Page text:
You are supposed to be NPIP in order to ship eggs too. That is true for sales in state too even though most people ignore that rule. It has been well worth the effort for me. But that is all it has been is a bit of effort. The tester is usually here by 8 or 9 AM after about a 2 hour drive. I set him up with a table in the middle of all the coops, then I have to catch every bird and carry them to him. What makes it hard is that all my birds are wild. I usually black out all the windows before dawn so it is much easier to catch them.Interesting, a breeder here announced they won't be shipping chicks anymore due to the costs of NPIP certification. Have no clue about the details, and no interest in being NPIP.
So you don't know what the cost is in MI?
Never mind, I just looked it up. As of 3 years ago, it was $300 for the initial registration and $125 per year, which doesn't include tester fees That is an increase from $15 per year.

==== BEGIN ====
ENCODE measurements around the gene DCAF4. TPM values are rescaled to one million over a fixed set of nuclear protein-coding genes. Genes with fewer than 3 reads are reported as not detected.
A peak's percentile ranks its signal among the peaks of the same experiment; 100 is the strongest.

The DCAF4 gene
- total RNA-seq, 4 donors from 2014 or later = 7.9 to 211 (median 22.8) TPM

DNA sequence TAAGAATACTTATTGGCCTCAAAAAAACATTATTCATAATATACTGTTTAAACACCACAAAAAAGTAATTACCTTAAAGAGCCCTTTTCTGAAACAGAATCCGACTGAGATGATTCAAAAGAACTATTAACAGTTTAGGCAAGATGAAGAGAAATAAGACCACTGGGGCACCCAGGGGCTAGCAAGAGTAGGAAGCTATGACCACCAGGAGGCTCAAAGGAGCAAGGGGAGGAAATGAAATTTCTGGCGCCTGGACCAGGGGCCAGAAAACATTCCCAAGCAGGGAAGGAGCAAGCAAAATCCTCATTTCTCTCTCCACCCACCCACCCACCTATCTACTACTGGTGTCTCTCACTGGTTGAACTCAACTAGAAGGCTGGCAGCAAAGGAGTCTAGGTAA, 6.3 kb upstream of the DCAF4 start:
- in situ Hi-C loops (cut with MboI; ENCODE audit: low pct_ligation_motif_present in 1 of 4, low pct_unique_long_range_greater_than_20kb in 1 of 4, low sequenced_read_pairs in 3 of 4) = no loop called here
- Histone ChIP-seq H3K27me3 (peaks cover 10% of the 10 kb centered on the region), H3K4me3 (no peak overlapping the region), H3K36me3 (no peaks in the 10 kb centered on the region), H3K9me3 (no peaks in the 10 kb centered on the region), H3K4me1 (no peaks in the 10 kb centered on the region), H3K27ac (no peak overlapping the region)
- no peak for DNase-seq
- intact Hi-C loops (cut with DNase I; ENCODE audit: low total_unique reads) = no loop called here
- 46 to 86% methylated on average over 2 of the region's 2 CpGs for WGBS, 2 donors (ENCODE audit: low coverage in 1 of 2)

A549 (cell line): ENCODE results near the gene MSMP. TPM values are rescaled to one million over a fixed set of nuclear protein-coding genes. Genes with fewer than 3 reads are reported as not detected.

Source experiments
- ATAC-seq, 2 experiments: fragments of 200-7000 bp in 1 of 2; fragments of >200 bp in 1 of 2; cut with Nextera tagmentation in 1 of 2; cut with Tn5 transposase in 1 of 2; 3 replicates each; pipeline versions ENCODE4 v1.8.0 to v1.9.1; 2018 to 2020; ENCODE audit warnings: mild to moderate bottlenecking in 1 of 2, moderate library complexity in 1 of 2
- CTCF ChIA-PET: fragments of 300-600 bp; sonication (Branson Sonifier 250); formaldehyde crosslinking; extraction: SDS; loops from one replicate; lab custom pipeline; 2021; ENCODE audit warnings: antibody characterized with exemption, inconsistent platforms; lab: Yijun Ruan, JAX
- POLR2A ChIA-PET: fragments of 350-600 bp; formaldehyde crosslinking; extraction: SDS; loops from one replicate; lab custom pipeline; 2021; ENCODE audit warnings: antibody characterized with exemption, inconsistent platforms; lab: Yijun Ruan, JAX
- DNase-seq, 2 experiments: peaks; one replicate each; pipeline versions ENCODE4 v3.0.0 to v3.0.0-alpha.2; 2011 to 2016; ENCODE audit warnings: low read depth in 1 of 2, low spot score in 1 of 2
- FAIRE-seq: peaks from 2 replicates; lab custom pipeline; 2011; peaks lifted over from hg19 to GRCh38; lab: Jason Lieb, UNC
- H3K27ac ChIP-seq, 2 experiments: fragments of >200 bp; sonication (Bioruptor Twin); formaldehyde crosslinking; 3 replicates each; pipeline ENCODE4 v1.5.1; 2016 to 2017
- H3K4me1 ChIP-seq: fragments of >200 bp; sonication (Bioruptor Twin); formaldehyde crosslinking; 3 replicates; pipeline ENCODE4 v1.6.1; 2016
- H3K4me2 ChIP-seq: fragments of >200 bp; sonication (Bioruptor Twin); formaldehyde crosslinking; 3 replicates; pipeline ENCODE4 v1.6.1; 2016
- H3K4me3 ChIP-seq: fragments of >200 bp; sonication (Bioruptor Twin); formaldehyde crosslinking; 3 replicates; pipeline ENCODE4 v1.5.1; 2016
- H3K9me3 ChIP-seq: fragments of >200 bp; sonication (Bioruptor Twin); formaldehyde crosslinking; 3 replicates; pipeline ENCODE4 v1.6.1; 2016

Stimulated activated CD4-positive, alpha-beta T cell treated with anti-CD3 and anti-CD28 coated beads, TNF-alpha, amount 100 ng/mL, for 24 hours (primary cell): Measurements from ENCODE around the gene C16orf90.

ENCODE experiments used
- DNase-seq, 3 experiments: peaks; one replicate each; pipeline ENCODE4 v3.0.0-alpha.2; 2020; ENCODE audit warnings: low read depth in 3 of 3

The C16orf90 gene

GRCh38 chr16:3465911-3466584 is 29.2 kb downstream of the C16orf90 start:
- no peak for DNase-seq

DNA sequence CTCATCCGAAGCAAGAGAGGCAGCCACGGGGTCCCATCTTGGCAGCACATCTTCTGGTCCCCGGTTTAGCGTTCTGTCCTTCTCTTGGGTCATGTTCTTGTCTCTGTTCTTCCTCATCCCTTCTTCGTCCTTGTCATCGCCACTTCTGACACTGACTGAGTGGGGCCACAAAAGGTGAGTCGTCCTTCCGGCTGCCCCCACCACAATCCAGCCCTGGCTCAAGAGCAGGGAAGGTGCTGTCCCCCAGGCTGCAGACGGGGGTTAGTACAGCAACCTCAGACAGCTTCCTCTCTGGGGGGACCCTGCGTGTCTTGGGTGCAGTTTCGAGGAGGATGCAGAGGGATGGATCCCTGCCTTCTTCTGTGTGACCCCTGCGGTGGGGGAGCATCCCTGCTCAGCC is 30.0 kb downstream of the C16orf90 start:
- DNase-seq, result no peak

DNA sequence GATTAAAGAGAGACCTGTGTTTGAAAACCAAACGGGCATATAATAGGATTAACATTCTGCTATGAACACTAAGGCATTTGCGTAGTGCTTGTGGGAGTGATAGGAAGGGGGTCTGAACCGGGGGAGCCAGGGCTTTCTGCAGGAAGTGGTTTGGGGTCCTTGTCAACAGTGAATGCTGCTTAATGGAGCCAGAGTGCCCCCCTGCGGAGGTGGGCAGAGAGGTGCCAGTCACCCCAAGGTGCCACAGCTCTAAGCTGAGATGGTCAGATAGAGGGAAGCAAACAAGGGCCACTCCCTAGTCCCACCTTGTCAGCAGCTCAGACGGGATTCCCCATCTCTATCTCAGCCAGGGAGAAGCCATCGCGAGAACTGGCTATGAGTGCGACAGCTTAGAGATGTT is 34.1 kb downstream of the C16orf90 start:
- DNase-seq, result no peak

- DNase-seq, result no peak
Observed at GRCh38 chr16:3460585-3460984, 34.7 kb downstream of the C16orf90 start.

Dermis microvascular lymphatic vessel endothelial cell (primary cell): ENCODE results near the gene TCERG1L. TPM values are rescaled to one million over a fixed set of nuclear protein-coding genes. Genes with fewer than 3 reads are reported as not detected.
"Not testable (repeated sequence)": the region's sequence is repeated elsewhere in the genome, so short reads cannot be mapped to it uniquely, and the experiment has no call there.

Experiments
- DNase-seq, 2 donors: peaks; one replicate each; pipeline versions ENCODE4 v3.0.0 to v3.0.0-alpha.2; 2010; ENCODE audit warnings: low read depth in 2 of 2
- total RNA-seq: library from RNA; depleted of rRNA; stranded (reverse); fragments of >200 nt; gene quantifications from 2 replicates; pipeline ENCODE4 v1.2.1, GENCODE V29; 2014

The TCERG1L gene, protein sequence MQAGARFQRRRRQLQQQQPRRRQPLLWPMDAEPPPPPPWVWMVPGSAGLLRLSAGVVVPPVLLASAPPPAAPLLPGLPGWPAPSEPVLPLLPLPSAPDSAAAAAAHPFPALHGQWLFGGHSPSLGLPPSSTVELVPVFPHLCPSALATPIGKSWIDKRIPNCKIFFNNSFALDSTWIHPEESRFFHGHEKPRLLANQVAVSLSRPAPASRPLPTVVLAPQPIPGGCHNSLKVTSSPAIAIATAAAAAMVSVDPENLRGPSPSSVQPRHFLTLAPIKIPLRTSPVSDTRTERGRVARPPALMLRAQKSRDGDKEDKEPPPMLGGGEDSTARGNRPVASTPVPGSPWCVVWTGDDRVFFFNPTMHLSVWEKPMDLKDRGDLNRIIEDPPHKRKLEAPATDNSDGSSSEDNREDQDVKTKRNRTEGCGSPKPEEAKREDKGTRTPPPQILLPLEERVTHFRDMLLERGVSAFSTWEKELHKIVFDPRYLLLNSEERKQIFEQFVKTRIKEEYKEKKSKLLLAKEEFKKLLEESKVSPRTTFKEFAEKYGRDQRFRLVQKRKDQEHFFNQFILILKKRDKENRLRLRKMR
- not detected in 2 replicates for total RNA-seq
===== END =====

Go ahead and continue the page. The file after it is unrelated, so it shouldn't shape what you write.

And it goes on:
Whaaat? If that were the case here, I likely wouldn't do it.
It doesn't cost me a red cent to be in the program.
If they do something like that in MO, I'll probably be out of the poultry business. Between that, feed, housing, electricity, brooders, incubators, shippers, et. al.. I would be paying out of pocket for my hobby.
I would probably drop out of the program, close off the flock, build them up, sell the whole operation and move to Costa Rica. Maybe ship my best birds there and start fresh.
Charging those kind of fees will encourage people to sail under the radar making a more unsafe environment for all.